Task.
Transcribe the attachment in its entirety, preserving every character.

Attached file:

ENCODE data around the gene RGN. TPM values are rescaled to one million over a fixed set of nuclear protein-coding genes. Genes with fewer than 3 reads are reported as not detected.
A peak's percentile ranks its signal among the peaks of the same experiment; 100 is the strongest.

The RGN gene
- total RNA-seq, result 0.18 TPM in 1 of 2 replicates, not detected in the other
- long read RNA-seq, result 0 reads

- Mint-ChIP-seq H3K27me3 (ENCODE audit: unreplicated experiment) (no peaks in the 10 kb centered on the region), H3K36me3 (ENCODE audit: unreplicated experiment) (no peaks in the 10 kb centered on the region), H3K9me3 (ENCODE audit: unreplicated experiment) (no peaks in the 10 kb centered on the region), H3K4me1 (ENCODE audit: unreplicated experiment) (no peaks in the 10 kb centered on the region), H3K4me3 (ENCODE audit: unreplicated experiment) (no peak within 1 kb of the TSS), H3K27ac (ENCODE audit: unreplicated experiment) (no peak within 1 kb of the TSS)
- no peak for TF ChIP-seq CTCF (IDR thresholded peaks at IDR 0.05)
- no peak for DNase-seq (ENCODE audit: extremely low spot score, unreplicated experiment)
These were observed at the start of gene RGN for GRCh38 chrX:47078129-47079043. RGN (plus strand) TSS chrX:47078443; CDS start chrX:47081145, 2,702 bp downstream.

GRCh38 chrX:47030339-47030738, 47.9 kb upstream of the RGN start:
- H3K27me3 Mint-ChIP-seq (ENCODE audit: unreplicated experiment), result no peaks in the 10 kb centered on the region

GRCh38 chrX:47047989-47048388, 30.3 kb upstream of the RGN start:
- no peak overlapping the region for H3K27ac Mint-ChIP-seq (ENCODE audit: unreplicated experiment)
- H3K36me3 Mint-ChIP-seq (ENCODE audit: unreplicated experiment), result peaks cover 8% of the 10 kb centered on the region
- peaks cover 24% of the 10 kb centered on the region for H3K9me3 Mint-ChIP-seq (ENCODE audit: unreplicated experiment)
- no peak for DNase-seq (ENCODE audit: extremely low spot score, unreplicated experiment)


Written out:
ENCODE data around the gene RGN. TPM values are rescaled to one million over a fixed set of nuclear protein-coding genes. Genes with fewer than 3 reads are reported as not detected.
A peak's percentile ranks its signal among the peaks of the same experiment; 100 is the strongest.

The RGN gene
- total RNA-seq, result 0.18 TPM in 1 of 2 replicates, not detected in the other
- long read RNA-seq, result 0 reads

- Mint-ChIP-seq H3K27me3 (ENCODE audit: unreplicated experiment) (no peaks in the 10 kb centered on the region), H3K36me3 (ENCODE audit: unreplicated experiment) (no peaks in the 10 kb centered on the region), H3K9me3 (ENCODE audit: unreplicated experiment) (no peaks in the 10 kb centered on the region), H3K4me1 (ENCODE audit: unreplicated experiment) (no peaks in the 10 kb centered on the region), H3K4me3 (ENCODE audit: unreplicated experiment) (no peak within 1 kb of the TSS), H3K27ac (ENCODE audit: unreplicated experiment) (no peak within 1 kb of the TSS)
- no peak for TF ChIP-seq CTCF (IDR thresholded peaks at IDR 0.05)
- no peak for DNase-seq (ENCODE audit: extremely low spot score, unreplicated experiment)
These were observed at the start of gene RGN for GRCh38 chrX:47078129-47079043. RGN (plus strand) TSS chrX:47078443; CDS start chrX:47081145, 2,702 bp downstream.

GRCh38 chrX:47030339-47030738, 47.9 kb upstream of the RGN start:
- H3K27me3 Mint-ChIP-seq (ENCODE audit: unreplicated experiment), result no peaks in the 10 kb centered on the region

GRCh38 chrX:47047989-47048388, 30.3 kb upstream of the RGN start:
- no peak overlapping the region for H3K27ac Mint-ChIP-seq (ENCODE audit: unreplicated experiment)
- H3K36me3 Mint-ChIP-seq (ENCODE audit: unreplicated experiment), result peaks cover 8% of the 10 kb centered on the region
- peaks cover 24% of the 10 kb centered on the region for H3K9me3 Mint-ChIP-seq (ENCODE audit: unreplicated experiment)
- no peak for DNase-seq (ENCODE audit: extremely low spot score, unreplicated experiment)